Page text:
In all, can all this bickering about this closed nomination just end already? Africa was used as a side note in this DC drama as it always has been to pump up people’s careers (yes, I am talking to you – Samantha Power). For a first time, it was used as a tactic to editorialize, not halt, a DC career … and Africanists start getting talked down at? All of the drama does not change America policy in Africa, which is more harmful than beneficial (see current crops of coup plotters on the continent these days). Can we bicker about that instead and oh, about the thugs being propped up and legitimized as leaders in Africa by the west? Given real freedom, does one think Africans, even the poor uneducated fly-covered ones, would ever vote for these western puppets?

  3. <>

    The answer to that question is no! Some of the reasons being: (1) She was too close to African strongmen like Yoweri Museveni and the late Meles Zenawi (2) Some folks have implicated her in the untimely death of Nigerian Presidential aspirant, Moshood Abiola (3) Seeing herself as an “Africa Specialist” [her PhD dissertation at Oxford was on Zimbabwe] she would have stuck her nose too deep into Africa’s affairs; the sort of thing that we Africans don’t need right now. The long-and-short of it is that I’m relieved that John Kerry, and not Susan Rice,  is now set to become Hillary Clinton’s replacement.

    James Chikonamombe ============================================================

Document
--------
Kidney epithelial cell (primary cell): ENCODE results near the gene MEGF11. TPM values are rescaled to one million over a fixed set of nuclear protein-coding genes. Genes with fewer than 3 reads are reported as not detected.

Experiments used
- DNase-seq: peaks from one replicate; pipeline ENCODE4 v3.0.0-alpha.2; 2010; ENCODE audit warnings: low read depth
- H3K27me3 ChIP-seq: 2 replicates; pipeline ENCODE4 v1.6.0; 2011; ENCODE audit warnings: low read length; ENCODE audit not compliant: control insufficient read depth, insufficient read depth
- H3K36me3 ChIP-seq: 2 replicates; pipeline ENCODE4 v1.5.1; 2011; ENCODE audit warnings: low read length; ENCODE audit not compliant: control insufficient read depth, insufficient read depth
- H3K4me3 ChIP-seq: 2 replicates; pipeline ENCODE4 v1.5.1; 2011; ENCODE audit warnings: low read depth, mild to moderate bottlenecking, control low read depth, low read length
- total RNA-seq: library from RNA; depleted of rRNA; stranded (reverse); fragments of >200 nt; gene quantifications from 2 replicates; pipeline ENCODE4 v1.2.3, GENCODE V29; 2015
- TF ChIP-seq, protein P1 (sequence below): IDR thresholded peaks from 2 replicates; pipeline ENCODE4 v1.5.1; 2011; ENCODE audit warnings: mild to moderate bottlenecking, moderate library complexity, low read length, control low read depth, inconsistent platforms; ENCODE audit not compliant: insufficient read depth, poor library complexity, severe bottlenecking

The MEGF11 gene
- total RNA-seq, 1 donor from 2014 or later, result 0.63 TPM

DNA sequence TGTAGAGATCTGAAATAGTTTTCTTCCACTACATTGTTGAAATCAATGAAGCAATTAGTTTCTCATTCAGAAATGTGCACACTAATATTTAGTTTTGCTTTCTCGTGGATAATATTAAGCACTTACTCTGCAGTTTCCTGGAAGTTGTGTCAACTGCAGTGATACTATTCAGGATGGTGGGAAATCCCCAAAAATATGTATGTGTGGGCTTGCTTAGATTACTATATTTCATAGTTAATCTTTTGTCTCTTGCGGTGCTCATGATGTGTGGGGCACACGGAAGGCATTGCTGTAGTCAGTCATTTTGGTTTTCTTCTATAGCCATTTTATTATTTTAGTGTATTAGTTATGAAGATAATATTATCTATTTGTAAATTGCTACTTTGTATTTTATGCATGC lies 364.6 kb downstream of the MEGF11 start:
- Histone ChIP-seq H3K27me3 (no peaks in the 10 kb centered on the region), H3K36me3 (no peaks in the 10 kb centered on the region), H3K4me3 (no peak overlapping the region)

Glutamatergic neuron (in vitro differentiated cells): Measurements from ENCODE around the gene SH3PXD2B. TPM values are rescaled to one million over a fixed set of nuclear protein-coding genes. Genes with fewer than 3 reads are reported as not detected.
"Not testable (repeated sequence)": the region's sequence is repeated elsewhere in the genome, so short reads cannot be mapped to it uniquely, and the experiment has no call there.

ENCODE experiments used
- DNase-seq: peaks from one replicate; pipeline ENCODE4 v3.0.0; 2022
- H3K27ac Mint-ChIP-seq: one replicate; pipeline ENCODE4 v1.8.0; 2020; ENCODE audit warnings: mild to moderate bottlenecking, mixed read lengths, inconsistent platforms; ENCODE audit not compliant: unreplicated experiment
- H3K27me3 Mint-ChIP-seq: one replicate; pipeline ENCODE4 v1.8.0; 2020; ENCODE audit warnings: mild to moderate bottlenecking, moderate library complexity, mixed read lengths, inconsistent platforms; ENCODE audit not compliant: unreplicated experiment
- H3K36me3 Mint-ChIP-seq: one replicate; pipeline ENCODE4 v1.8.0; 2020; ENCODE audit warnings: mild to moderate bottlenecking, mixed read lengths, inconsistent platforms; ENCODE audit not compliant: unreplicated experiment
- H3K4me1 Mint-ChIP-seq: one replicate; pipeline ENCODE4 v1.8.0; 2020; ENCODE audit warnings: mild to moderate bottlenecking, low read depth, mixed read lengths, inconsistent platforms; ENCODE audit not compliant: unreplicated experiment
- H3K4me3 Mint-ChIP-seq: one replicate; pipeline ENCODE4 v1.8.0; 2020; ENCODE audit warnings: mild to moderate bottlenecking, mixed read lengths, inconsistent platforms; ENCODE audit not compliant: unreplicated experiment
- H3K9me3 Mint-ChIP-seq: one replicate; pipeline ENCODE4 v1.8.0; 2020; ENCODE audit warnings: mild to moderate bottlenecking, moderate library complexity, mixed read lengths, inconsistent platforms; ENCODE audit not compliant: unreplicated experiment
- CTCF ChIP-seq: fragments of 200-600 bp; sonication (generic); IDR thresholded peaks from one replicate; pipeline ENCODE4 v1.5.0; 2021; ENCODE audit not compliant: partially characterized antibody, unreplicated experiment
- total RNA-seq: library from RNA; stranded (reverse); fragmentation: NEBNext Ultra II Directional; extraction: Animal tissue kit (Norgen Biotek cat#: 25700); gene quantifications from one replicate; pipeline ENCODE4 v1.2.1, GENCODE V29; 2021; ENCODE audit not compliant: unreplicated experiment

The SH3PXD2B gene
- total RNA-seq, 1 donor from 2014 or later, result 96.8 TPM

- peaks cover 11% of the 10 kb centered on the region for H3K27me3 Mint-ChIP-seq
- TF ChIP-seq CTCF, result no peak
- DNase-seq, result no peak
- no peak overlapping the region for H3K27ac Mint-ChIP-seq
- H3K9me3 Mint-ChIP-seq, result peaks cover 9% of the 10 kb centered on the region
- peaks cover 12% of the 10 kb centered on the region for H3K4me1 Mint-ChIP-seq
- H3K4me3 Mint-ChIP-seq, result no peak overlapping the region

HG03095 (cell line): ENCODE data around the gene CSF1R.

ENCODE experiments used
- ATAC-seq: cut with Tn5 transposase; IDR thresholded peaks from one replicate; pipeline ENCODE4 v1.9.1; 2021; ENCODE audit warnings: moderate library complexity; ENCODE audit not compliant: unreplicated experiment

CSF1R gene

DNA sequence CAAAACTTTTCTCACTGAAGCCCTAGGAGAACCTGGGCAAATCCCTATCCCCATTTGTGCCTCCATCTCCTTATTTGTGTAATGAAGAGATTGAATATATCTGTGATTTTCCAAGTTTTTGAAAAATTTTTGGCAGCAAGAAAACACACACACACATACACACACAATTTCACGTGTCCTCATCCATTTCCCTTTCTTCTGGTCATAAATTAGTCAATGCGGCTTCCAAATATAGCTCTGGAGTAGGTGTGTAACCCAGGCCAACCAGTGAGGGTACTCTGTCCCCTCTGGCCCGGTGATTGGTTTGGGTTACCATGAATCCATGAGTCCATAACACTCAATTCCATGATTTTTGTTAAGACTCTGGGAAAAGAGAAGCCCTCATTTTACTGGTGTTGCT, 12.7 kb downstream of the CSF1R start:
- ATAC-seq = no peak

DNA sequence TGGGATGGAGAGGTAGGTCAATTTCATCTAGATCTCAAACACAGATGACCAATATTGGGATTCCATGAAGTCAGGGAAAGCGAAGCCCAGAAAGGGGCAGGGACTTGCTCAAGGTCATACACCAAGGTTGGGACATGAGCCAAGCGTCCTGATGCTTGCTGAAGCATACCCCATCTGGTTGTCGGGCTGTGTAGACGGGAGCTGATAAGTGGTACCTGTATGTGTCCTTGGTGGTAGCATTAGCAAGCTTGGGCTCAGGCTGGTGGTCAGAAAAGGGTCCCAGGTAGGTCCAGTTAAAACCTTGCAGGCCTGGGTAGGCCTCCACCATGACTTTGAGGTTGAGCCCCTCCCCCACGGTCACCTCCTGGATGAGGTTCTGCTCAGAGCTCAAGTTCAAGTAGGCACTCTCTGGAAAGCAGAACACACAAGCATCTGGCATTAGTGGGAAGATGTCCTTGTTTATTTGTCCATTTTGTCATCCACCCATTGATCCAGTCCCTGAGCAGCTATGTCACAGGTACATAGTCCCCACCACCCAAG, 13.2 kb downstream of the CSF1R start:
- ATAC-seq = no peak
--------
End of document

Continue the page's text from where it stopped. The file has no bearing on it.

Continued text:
4. I am reminded of the following, back in1999 when Mbeki and Gore chaired the SA/US Bi-National Commission:

    “”I was told this afternoon that I have been saying some nasty things about the Assistant Secretary (of State) for Africa, Susan Rice; that I said I don’t like her, she’s nasty, she harasses our government officials. I want to say I’ve never said it. Indeed, I admire her somewhat. But I wanted to say that, because I don’t know quite where the story came from, because somebody thinks it up, and then it grows and grows, and it ends up being a crisis (in) US and SA relations.”

    There has, it is true, been chatter that Mbeki was irritated enough by the hard-charging young assistant secretary to complain about her to Gore last year while she was still Africa director at the White House national security council, and that, as a result, she was given a talking-to by Secretary of State Madeleine Albright, her unofficial godmother.

    This chatter is inside stuff, but here was Mbeki denying gossip that most of the audience, in which Rice herself was sitting, had never heard and would quite likely never have heard had not Mbeki raised it himself.

    Even if it was his sincere wish to put the rumours to rest, this was SA’s own Machiavelli speaking, so many found it difficult to take his words at face value or to choke back the
    thought that he was chastising the assistant-secretary, whom he admired “somewhat”.

    Did he really intend that his use of the modifying adverb “somewhat” should mean what it sounded like to American ears? Whatever Mbeki’s intention […] the incident serves to highlight the problems of communication between the US and SA.” -Business Day.